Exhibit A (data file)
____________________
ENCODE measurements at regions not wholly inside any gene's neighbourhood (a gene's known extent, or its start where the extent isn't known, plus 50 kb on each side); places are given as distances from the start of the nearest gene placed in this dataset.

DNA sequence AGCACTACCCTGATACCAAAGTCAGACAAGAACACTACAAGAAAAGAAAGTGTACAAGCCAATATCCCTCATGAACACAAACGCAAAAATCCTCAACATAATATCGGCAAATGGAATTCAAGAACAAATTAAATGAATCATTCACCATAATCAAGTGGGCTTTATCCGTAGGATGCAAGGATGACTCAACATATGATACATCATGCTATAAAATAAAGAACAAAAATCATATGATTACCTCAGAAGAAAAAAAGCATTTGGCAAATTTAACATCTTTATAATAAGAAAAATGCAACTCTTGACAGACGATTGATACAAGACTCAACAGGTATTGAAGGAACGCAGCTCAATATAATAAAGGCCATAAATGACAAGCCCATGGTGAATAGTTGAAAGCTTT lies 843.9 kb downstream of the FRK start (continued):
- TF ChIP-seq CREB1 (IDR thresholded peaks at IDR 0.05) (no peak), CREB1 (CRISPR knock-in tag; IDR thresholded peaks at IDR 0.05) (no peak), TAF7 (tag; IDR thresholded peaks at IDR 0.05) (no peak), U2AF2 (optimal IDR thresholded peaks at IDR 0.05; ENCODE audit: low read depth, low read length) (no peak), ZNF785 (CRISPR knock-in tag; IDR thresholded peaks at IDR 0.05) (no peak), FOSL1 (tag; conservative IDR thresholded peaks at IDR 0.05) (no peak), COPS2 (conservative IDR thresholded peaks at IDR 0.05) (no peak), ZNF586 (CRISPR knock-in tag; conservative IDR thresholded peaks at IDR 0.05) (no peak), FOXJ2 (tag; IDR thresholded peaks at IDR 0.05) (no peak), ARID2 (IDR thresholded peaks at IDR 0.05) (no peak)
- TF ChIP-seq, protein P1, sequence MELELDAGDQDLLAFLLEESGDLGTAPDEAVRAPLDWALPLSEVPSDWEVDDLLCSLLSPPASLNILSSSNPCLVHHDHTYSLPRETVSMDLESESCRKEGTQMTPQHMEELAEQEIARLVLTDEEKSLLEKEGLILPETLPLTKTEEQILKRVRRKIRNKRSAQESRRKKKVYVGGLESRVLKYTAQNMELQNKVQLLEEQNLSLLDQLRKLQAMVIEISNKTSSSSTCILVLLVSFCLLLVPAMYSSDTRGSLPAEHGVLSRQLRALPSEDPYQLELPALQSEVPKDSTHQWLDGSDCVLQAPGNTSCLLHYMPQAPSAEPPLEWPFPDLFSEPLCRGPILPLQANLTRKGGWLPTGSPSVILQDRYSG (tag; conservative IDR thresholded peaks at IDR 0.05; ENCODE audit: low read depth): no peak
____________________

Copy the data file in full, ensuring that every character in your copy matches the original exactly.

ENCODE measurements at regions not wholly inside any gene's neighbourhood (a gene's known extent, or its start where the extent isn't known, plus 50 kb on each side); places are given as distances from the start of the nearest gene placed in this dataset.

DNA sequence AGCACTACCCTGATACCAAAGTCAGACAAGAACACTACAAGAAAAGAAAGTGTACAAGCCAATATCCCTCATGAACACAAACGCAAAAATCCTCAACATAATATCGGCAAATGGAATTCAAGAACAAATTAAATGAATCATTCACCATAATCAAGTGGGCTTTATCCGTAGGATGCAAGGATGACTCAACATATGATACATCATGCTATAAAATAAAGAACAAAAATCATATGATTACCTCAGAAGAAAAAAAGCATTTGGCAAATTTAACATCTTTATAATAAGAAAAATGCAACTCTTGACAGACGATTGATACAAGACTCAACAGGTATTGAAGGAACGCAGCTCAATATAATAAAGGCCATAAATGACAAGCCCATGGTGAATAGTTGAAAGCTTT lies 843.9 kb downstream of the FRK start (continued):
- TF ChIP-seq CREB1 (IDR thresholded peaks at IDR 0.05) (no peak), CREB1 (CRISPR knock-in tag; IDR thresholded peaks at IDR 0.05) (no peak), TAF7 (tag; IDR thresholded peaks at IDR 0.05) (no peak), U2AF2 (optimal IDR thresholded peaks at IDR 0.05; ENCODE audit: low read depth, low read length) (no peak), ZNF785 (CRISPR knock-in tag; IDR thresholded peaks at IDR 0.05) (no peak), FOSL1 (tag; conservative IDR thresholded peaks at IDR 0.05) (no peak), COPS2 (conservative IDR thresholded peaks at IDR 0.05) (no peak), ZNF586 (CRISPR knock-in tag; conservative IDR thresholded peaks at IDR 0.05) (no peak), FOXJ2 (tag; IDR thresholded peaks at IDR 0.05) (no peak), ARID2 (IDR thresholded peaks at IDR 0.05) (no peak)
- TF ChIP-seq, protein P1, sequence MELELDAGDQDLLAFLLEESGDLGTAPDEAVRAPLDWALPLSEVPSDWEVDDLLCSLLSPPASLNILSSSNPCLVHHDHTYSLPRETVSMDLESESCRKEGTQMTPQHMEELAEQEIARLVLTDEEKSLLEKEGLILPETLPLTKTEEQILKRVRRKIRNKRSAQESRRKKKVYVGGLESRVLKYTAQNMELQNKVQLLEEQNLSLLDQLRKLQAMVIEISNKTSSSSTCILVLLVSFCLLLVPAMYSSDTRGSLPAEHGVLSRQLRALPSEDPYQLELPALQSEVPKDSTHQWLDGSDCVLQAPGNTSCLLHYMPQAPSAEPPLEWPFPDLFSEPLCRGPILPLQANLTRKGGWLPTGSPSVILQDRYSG (tag; conservative IDR thresholded peaks at IDR 0.05; ENCODE audit: low read depth): no peak